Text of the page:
While I think @givemetacos has a good suggestion on just listening to the M1060 for a week or two without going back to your HD598 it really depends on the individual. I'm constantly listening to difference headphones so I tend to pick up on the different sound signatures of the various headphones quickly but I enjoy all the different sound signatures of all the headphones that I have and don't consider one "better" that the other but appreciate each for their own unique sound. One way of looking at this is to use the right tool for the job, if you are into classical I would suggest the HD800 or similar, if you love a nice bass then one of the Fostex headphones would be my suggestion, if classic rock or acoustic jazz a Grado would be my suggestion.
 
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ses1984

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Other things to consider are the genres of music that you listen to and the volume level that you listen at since these will influence your preferences.
I like bass heavy music, electronic music, indie and classic rock, and very occasionally classical.

When I first got the 598s I thought they sounded hollow and thin for bass music, but I've come to appreciate the level of detail they reveal and I really miss those details when they are gone or recessed. I would rather have crystal clear imaging, sound stage, and details than slamming bass.

Also I prefer to listen quietly since I lost for hours at a time and I don't want to go deaf.
 
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chuoi123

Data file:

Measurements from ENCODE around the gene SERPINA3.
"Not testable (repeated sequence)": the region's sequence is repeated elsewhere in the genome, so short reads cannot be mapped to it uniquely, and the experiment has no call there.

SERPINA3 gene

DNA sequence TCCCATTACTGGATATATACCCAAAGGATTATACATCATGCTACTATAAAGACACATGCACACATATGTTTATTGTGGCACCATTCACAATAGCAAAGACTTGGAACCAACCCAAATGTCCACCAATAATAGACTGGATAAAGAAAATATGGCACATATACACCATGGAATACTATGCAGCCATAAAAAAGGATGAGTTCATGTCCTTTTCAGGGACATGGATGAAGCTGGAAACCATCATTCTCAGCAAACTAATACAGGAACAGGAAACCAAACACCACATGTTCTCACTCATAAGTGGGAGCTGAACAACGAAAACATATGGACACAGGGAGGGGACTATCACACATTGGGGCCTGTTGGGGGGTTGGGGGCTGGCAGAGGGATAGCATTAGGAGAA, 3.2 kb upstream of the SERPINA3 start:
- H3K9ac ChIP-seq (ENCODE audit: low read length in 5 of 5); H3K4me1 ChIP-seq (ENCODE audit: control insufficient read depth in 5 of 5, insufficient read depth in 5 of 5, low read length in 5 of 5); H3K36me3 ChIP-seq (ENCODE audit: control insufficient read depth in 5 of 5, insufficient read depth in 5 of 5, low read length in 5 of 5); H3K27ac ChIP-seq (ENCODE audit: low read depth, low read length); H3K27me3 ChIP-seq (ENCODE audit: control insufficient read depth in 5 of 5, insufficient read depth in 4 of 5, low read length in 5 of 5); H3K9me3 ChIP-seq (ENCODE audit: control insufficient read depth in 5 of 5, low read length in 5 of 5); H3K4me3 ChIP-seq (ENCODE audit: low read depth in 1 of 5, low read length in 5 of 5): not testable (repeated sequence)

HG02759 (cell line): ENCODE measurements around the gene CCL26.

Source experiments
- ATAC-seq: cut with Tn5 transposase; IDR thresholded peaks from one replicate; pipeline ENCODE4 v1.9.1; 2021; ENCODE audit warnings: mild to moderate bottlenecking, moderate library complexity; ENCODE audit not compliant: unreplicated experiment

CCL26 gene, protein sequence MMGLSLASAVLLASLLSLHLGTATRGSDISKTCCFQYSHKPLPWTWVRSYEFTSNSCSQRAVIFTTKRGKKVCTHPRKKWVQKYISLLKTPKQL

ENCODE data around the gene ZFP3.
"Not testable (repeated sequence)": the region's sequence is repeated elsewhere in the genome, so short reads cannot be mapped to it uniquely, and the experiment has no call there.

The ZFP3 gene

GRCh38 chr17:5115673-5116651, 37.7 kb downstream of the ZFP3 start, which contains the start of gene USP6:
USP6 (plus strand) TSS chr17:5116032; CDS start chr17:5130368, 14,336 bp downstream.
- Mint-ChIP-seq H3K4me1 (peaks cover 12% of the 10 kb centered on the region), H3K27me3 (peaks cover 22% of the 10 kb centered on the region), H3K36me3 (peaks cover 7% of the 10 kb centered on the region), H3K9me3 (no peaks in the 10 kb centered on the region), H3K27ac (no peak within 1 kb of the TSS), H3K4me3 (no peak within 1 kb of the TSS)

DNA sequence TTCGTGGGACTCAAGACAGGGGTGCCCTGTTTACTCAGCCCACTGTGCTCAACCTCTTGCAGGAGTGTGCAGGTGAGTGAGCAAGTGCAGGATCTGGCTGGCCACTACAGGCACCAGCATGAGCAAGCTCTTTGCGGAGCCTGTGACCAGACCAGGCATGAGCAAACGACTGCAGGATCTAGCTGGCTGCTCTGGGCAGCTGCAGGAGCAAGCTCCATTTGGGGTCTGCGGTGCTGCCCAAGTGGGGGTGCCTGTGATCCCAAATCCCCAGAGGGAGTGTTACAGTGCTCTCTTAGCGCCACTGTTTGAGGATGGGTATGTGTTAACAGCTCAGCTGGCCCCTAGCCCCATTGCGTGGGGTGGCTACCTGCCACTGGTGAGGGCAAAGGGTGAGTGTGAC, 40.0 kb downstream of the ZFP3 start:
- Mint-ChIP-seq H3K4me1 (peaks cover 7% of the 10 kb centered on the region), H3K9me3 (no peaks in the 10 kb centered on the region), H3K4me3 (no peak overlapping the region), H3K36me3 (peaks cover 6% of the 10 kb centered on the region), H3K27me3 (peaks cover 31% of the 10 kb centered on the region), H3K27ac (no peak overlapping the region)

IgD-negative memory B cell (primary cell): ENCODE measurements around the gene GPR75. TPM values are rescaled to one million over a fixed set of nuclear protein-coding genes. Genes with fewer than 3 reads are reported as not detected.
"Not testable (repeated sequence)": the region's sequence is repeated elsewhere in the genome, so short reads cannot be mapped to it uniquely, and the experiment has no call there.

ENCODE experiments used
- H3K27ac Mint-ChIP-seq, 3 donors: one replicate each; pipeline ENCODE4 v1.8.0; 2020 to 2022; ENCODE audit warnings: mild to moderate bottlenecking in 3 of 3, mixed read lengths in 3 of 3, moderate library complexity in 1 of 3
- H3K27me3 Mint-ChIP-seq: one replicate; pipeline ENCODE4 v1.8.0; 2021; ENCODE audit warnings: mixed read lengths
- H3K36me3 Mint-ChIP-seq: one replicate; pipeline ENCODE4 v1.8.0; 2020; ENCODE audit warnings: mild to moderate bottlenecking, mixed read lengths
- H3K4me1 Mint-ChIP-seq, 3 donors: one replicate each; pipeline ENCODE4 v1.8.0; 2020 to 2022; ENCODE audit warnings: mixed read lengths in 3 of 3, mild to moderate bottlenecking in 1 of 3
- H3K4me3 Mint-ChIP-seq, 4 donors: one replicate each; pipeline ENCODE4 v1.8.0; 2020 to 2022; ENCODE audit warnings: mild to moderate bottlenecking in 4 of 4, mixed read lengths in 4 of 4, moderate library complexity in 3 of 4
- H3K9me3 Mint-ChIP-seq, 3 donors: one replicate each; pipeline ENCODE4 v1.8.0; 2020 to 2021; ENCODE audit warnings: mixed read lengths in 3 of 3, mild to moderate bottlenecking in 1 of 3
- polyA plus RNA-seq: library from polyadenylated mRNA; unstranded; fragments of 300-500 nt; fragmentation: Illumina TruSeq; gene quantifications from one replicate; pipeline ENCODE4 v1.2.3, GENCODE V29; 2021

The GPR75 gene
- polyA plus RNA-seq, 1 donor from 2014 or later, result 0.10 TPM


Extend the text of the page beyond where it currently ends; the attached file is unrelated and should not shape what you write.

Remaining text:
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My M560 will arrive next week. Do I need an external amp for it?
 
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givemetacos

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I like bass heavy music, electronic music, indie and classic rock, and very occasionally classical.

When I first got the 598s I thought they sounded hollow and thin for bass music, but I've come to appreciate the level of detail they reveal and I really miss those details when they are gone or recessed. I would rather have crystal clear imaging, sound stage, and details than slamming bass.

Also I prefer to listen quietly since I lost for hours at a time and I don't want to go deaf.
I still think it is worth giving the M1060 some more time or even trying the mods. The details are there. But I also do think this headphone changes a bit with volume levels. If you read the discussion a few pages back we even talked about volume levels quite a bit and I think many of us agree that it is a headphone that performs better at higher volume levels. I'm not saying dangerously high levels, but not quiet levels either. I use a sound level meter all the time. I have a flat piece of cardboard that covers the ear cup entirely with a hole cutout in the center that I stick the sound level meter mic through. I find that I try to keep my volume levels around 75-80 dB range, with peaks up to 85 dB. Those are well within safety limits for listening levels. I would say going down to like 65-70 dB does make the M1060 lose some sparkle and body.
 
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ses1984

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I have never measured my sound levels nor do I have a point of reference, but subjectively speaking, I am in complete agreement. At louder levels, the m1060 sings while the hd598 gets really harsh.

Maybe I should come up with a way to measure sound levels, because maybe I have room to safely turn up the volume.

I am not sure what other ear pads are available and well suited like the audeze vegans that are no longer available. I would rather get velour, but I'd settle for a nice leather that's a little more absorbant/breathable than the stock pleather.
 
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givemetacos

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I have never measured my sound levels nor do I have a point of reference, but subjectively speaking, I am in complete agreement. At louder levels, the m1060 sings while the hd598 gets really harsh.

Maybe I should come up with a way to measure sound levels, because maybe I have room to safely turn up the volume.